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We project a decisive drop in inflation

We forecast that headline inflation will fall to 8.7% in June, the first measurement south of 9% in an entire year. We expect it to taper off in the coming term, and quite quickly in the next few months. Even so, the Central Bank’s 2.5% inflation target is a long way off.

We project that the consumer price index (CPI) will rise by 0.7% month-on-month in June, lowering headline inflation from 9.5% to 8.7%. The last time inflation was below 9% was exactly a year ago, in June 2022. The CPI rose by a hefty 1.4% in June 2022, and because that measurement will drop out of this month’s twelve-month calculations, headline inflation should fall rather steeply.

The main driver of this month’s increase in the CPI is the housing component, with assistance from higher food prices and airfares. We project that inflation will prove to have peaked in February and will continue to subside. It will probably fall rather swiftly in the next few months and then more slowly later in the year. Statistics Iceland (SI) will publish the CPI for the month on 28 June.

House price inflation eases, but the interest component packs a punch

The housing component has been a major driver of developments in the CPI in recent months. House prices have started coasting slightly higher once again, and the interest component has continued to buoy them up. They have risen by 2.5% in the past three months, after falling slightly in the months beforehand. SI’s price measurements are based on three-month averages, and data on housing market turnover and the number of contracts finalised suggest that activity was lively in March.

According to our measurements, house prices will rise much more slowly in June than in previous months. We forecast that imputed rent will rise by 1.0% (0.19% CPI effect) month-on-month, with the market price of housing up 0.3% and the interest component pushing upwards by another 0.7%.

Will imported inflation ease?

Apart from housing, the travel and transport component is the main driver of inflation in June, owing chiefly to a 7.3% rise in airfares (0.15% CPI effect), part of the usual seasonal pattern. Our measurements suggest that fuel and motor vehicle prices will remain flat MoM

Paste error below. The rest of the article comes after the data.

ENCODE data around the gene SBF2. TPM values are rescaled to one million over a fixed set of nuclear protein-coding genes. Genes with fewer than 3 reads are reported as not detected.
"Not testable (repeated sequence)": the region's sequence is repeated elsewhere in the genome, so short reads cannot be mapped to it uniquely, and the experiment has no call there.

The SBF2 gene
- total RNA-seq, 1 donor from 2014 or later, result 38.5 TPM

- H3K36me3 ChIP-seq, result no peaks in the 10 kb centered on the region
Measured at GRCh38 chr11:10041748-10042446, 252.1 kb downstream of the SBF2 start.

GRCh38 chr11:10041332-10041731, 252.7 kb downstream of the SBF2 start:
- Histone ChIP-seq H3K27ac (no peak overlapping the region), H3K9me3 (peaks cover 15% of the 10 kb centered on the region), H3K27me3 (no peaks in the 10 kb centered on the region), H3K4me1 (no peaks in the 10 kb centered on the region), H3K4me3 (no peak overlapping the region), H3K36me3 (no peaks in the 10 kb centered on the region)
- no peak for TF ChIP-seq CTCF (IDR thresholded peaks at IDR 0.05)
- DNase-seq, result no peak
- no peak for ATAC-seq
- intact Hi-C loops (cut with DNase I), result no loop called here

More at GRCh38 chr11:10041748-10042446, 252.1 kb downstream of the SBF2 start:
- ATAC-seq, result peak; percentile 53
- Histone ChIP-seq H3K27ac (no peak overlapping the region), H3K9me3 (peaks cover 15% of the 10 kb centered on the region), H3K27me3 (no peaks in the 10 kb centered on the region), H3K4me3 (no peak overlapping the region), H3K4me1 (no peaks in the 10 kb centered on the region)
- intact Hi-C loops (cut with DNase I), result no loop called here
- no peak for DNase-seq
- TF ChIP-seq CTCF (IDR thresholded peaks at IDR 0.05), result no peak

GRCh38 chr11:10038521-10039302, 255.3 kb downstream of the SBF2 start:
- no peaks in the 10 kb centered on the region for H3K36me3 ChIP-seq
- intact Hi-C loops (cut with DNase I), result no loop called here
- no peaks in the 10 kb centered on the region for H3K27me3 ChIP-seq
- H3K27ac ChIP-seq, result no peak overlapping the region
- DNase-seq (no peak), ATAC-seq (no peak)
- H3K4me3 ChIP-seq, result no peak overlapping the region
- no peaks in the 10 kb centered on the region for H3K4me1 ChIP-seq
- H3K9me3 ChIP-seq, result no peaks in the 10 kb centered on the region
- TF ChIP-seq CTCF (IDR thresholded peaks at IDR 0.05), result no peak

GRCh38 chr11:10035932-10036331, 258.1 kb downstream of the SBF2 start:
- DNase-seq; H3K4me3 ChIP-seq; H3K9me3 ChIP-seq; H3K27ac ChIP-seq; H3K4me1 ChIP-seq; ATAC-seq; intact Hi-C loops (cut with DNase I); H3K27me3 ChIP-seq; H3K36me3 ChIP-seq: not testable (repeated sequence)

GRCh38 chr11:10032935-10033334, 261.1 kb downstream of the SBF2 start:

and that food and beverage prices will rise more slowly in June than in previous months. We expect the food/beverage component to rise by 0.65% (0.10%) MoM, which would be the smallest monthly increase since last September. Food prices have soared in the recent term and are up 7% in 2023 to date. The expectation of a slowdown in June could be a sign that food price inflation will ease in the near future. It has done so in many other countries and, all else being equal, will follow suit in Iceland.

Other key upward-pushing items in June are hotels and restaurants, up 1.3% (0.07%); clothing and footwear, up 1.0% (0.04%); and furniture and housewares, up 0.6% (0.04%).

The near-term outlook

Twelve-month inflation finally fell in May, to 9.5%. We expect it to continue downwards in the coming term. We forecast that the CPI will rise by 0.3% in both July and August, and by 0.4% in September, leaving headline inflation at 8.1% in September.

We have said repeatedly that when the housing market cools and imported inflation loses momentum, twelve-month inflation will fall rapidly from the recent level. This remains the premise for our short-term forecast, as these two items account for some 5.5% of overall inflation at present. It goes virtually without saying that the situation is highly uncertain and the risk profile tilted to the upside.

Although the outlook is for inflation to fall quickly, there is a long road yet to travel before it can be brought back to target. According to our long-term forecast, it will average 8.7% in 2023, 5.4% in 2024, and 3.7% in 2025. The main assumption underlying our long-term forecast is that upcoming wage negotiations will result in more modest pay rises, as wage agreements will probably play an important role in price stability over the next several years.


Bergthora Baldursdottir




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